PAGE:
Tuesday the city council’s housing committee will hear about 13 low-income housing projects being considered by city and state officials.
As usual, the dot pattern of the proposed developments looks like a case of municipal diaper rash, heavily concentrated in the city’s southern regions. Six city council districts, mainly in the far north, lack any new low-income projects under consideration — none, zip, zero, smooth as a baby’s butt without the diaper rash.
The argument is always that you can’t put low-income housing in the north because the property up there costs too much. Maybe. Every time I drive up that way, I sure see a lot of crappy-looking apartment complexes. If there was ever a time to put low-income housing north, it should be now, while values are depressed.
Then there’s the one about putting people too far away from resources they need. Hey, the resource most poor people need is work. The retail and service businesses in the north seem to me like pretty good hunting grounds for hourly wage jobs. You’re not going to tell me the jobs are in southern Dallas, are you?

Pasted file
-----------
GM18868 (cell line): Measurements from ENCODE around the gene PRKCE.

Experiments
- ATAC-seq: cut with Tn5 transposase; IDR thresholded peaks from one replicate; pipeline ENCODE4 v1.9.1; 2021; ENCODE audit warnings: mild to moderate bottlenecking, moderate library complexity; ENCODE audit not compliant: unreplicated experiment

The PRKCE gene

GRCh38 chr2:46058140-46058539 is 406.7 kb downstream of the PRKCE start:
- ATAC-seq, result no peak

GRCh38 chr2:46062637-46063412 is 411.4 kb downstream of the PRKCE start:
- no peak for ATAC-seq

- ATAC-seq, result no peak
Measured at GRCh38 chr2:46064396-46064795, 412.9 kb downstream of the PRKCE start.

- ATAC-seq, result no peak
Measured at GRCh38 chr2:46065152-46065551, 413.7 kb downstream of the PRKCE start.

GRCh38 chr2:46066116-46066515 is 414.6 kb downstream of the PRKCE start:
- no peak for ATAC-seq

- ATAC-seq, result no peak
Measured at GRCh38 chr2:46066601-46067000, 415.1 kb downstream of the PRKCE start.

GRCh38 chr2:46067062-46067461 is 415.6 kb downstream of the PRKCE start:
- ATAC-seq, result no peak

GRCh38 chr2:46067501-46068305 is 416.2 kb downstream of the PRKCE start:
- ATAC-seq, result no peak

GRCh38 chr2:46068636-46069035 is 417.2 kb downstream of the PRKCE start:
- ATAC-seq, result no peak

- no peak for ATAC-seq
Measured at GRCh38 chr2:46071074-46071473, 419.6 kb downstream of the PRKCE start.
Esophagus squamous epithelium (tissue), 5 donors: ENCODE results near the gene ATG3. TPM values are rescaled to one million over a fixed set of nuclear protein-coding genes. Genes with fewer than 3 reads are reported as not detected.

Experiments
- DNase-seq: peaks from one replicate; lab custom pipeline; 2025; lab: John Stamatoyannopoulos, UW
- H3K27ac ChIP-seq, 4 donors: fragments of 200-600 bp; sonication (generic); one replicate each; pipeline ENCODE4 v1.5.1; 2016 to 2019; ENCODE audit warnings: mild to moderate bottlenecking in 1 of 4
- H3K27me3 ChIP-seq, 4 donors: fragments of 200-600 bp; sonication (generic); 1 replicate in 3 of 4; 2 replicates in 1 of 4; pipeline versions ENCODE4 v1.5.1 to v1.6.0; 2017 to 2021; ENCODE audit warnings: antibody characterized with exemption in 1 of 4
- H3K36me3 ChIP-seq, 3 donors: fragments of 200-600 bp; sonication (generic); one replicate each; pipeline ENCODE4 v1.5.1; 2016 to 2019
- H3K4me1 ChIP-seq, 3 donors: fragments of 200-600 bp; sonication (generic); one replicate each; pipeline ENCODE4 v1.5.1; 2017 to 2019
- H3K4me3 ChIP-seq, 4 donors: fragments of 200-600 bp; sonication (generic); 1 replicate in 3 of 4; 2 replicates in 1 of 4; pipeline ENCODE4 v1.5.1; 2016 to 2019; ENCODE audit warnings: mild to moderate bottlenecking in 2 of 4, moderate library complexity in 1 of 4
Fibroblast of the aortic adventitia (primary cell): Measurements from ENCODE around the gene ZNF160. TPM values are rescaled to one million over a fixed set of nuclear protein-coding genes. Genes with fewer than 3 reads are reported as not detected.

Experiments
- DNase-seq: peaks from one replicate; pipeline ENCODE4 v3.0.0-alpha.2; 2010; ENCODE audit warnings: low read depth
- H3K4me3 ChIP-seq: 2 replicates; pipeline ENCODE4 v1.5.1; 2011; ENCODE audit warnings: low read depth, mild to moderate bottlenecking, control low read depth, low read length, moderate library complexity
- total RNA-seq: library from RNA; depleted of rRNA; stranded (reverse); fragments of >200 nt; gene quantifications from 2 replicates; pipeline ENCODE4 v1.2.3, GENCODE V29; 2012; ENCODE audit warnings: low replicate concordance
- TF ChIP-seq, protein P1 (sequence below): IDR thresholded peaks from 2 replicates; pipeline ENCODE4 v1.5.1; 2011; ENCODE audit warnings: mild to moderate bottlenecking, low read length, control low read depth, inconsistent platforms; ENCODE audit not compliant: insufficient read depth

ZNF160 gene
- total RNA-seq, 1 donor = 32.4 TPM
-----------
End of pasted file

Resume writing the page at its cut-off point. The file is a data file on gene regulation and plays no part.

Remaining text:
Something weird happened when the city got out of the old Walker consent decree on housing. (It required the Dallas Housing Authority to put some low-income housing in white-people neighborhoods.) Dallas now funds a fairly massive effort at placing public and supportive housing out in the suburbs. And as you will see if you look at the map for the units to be considered Tuesday, we just can’t put enough of that stuff in the southern part of the city. But somehow the effort seems to jump right over North Dallas.
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